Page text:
A couple months back, Apple introduced their Power Mac G5, based on IBM's PowerPC 970 chip in configurations up to a dual 2.0-gigahertz one. They touted it as "the world?s fastest personal computer and the first with a 64-bit processor."This met with all kinds of whining from, well, all sorts of people. AMD users, for example, protested that since a small-time specialty PC maker had started selling workstations with AMD's 64-bit Opteron CPU in early June, Apple wasn't selling the first 64-bit personal computer.
This took quite a bit of cognitive disconnect. Let's see... one computer is sold as a "personal computer," to people who expect to run all kinds of general-purpose software, from Microsoft Office to AOL. It uses a chip designed for personal computers. VH-1 runs ads for it. It sells hundreds of thousands of units a year. It's available at hundreds of stores all over the world, and via dozens of mail-order catalogs.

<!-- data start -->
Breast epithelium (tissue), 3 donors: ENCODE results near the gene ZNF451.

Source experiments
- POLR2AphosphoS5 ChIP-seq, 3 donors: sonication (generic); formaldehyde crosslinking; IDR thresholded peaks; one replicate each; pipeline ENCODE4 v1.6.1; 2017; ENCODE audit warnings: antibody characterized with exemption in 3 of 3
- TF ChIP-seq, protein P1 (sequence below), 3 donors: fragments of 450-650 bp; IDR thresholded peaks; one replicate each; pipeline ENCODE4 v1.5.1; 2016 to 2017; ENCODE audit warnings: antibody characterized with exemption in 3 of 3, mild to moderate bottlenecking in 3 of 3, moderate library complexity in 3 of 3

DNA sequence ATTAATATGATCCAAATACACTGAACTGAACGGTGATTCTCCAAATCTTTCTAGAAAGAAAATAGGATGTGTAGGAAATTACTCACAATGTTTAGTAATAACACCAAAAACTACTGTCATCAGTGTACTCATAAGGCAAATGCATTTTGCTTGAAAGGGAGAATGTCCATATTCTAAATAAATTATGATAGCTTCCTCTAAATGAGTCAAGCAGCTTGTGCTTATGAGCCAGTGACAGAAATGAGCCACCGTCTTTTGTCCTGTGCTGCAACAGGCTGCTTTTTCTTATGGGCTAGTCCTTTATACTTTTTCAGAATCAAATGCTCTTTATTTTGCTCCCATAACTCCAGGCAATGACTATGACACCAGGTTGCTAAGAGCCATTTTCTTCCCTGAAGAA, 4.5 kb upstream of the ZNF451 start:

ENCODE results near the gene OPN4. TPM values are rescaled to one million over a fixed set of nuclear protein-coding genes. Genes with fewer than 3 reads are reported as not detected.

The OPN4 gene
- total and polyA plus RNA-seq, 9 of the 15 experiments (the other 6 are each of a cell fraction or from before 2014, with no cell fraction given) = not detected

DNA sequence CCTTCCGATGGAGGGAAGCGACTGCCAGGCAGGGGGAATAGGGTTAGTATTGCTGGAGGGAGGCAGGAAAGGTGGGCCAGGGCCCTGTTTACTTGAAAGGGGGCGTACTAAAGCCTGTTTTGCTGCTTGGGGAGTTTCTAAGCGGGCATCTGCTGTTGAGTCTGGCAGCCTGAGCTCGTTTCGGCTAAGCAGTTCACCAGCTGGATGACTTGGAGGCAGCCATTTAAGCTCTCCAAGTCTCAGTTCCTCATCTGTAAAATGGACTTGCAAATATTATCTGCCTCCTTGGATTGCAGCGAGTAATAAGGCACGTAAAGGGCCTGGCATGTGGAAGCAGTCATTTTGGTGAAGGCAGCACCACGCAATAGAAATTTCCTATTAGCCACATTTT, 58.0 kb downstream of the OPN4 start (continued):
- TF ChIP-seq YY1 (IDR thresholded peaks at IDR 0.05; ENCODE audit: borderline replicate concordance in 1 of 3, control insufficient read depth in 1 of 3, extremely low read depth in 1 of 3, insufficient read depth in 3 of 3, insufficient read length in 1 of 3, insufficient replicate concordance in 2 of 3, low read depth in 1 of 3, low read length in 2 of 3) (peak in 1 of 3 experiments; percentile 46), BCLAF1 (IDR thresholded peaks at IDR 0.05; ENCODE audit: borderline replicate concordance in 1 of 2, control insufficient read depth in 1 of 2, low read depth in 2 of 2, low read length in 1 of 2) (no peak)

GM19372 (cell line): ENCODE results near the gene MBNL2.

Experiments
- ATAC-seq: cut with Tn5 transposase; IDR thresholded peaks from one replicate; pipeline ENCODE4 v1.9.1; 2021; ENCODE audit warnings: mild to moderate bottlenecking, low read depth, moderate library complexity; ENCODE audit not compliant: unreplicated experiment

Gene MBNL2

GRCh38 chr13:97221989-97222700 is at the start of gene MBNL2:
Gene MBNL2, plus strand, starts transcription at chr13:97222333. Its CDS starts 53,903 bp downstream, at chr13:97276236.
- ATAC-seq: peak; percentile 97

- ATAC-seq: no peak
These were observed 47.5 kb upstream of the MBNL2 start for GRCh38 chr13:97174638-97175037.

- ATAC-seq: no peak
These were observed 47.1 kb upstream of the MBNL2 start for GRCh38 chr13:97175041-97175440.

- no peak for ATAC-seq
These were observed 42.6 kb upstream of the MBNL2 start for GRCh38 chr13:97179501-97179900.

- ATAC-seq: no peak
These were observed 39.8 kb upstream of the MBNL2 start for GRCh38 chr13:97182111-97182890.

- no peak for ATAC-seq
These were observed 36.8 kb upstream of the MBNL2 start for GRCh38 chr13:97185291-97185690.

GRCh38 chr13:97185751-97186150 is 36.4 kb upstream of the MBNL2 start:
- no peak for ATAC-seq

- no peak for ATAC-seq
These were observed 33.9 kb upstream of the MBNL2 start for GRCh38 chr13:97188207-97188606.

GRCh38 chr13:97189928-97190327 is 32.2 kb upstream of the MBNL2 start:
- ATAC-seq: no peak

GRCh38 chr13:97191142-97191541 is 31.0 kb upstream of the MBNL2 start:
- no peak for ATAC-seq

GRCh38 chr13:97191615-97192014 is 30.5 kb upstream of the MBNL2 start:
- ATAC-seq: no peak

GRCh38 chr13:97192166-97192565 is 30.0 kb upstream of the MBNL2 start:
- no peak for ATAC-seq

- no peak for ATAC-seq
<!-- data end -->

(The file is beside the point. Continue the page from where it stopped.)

The other system is sold as a workstation to people who're going to be rendering video and animation, uses a chip designed for a server, and is available from... it manufacturer, and a couple dozen resellers in other countries. Sound like a "personal" computer of the sort you'd find in someone's house? Nope.
Just to be snarky, one could point out that the "workstation" has a slower bus, slower RAM (and less capacity for RAM), and slower hard drives than the "personal computer."
But now, it looks like one Apple reseller has gotten a little carried away with their ad copy. CDW - generally a sane bunch - is now claiming that "The new Apple Power mac G5 is the world's fastest computer." Given that they didn't even manage to get the product name right (it's "Power Mac" in title case), I suppose I shouldn't be too shocked that they're apparently totally unaware of things like the Top 500 most powerful computers in the world...
Of course, if the Power Mac G5 really is faster than, say, the NEC Earth Simulator, I'll be really happy when mine finally arrives!